I have discussed in other posts why wind turbines blades are prone to different type of damages and how to detect them.
But what happen when a problem is identified?
Changing the blade is usually the “last recourse” option: in addition to the cost of the blade itself there are the transportation costs plus the need to fine a main crane for the job (and it is not easy to find a free slot for a crane: due to their cost owners try to keep them busy 100% of the time).
Therefore efforts will be made to repair the damaged blade with a short downtime - ideally one or two days.
The technique used to fix the blade will depend on numerous parameters such as the entity of the damage (cosmetic, structural or affecting the efficiency of the blade), the region of the blades that suffered the damage (some areas such as the leading edge are more critical) are and the type of problem (cracks, debonding, impact damage, etc.).
Among the repair techniques currently used it is worth mentioning:
- Filling and sealing (also called "dill & fill"). With this solution small superficial cracks, delamination and other similar non-structural problems can be repaired injecting the appropriate material (usually resin, or special fillers or gel). To do it injection holes going to the depth of the defect are created. Often the resin is pre-heated before being injected with manual guns or pneaumatic tools using compressed air. The material injected can have a curing time of several hours or even a day. Curing can be at ambient temperature or at a higher temperature depending on the chemical properties of the substances used. In case higher temperatures are needed heating blankets or similar tools such as ultraviolet lamps (UV) are used.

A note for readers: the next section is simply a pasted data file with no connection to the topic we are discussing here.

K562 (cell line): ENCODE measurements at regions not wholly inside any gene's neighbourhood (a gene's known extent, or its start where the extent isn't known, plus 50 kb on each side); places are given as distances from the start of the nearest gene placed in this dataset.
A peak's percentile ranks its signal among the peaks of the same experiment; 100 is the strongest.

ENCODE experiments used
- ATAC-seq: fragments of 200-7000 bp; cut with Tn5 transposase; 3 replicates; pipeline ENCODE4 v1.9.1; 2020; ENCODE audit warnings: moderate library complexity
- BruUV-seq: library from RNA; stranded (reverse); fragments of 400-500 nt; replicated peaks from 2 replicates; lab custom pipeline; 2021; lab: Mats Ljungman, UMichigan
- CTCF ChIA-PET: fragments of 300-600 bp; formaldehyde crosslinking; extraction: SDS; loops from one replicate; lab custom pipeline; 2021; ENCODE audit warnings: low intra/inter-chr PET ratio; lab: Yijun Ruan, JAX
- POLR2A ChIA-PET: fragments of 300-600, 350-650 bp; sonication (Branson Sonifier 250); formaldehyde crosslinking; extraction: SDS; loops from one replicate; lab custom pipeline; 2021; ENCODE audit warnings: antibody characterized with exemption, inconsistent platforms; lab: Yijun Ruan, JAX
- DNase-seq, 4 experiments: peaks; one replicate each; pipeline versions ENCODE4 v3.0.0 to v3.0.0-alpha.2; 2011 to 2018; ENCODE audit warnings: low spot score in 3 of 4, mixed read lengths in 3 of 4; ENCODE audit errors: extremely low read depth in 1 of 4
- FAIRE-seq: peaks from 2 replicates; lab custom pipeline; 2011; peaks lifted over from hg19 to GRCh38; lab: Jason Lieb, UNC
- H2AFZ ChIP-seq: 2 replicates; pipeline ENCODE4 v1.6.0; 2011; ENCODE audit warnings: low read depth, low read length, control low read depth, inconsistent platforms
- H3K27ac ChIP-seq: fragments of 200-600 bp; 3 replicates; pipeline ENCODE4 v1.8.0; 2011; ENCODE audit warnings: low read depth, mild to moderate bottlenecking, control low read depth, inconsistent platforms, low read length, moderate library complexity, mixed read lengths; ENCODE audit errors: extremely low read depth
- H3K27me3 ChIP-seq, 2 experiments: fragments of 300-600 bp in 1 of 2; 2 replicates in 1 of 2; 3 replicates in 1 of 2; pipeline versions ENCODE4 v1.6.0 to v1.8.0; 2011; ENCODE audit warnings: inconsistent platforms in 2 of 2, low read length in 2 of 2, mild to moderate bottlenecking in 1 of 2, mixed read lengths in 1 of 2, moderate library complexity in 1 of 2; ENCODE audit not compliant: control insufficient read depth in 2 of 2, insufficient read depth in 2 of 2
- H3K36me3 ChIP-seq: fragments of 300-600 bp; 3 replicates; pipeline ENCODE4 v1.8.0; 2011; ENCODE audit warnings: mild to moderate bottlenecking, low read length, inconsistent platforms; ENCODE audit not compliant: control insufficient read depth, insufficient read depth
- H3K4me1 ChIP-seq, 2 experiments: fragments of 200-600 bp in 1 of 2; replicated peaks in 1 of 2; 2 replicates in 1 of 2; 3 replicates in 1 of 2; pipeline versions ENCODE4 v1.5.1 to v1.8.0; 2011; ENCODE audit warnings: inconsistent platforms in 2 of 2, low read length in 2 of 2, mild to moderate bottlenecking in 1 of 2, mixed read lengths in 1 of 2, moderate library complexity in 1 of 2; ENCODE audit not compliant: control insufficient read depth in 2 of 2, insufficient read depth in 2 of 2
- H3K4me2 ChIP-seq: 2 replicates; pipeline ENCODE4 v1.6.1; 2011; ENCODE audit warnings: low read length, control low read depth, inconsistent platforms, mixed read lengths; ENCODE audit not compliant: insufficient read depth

- Coatings, tapes or shields. These solutions are especially designed for leading edge erosion repair and protection – a classic and frequent problem. Basically the idea is to use an additional layer to protect the leading edge.
- Plug/patch and scarf repair for major damages. This solution involve removing the damaged region, leaving a straight, stepped or, if possible, tapered hole. Subsequently the patch is applied to close the hole. There are different alternatives for the patch: it can for instance be formed from a pre-impregnated composite fibre tape cut to shape, applied in layers using intermediate layers of adhesive or preformed to the correct shape and subsequently bonded.
The adhesive used in blades repair is usually especially designed for this type of application. It has to be resistant to fatigue and cracks and have a short curing time (although for wind turbines located in extremely hot environments a slow curing adhesive can sometimes be a better choice). Two-component adhesive are frequent (basically the blade repair technician mix the two different components of the adhesive, activating the reaction).
Different repair works may be needed if the damage has be caused by lightning (a frequent occurrence) or if the problem is with the ancillary elements of the blade (like the vortex generators).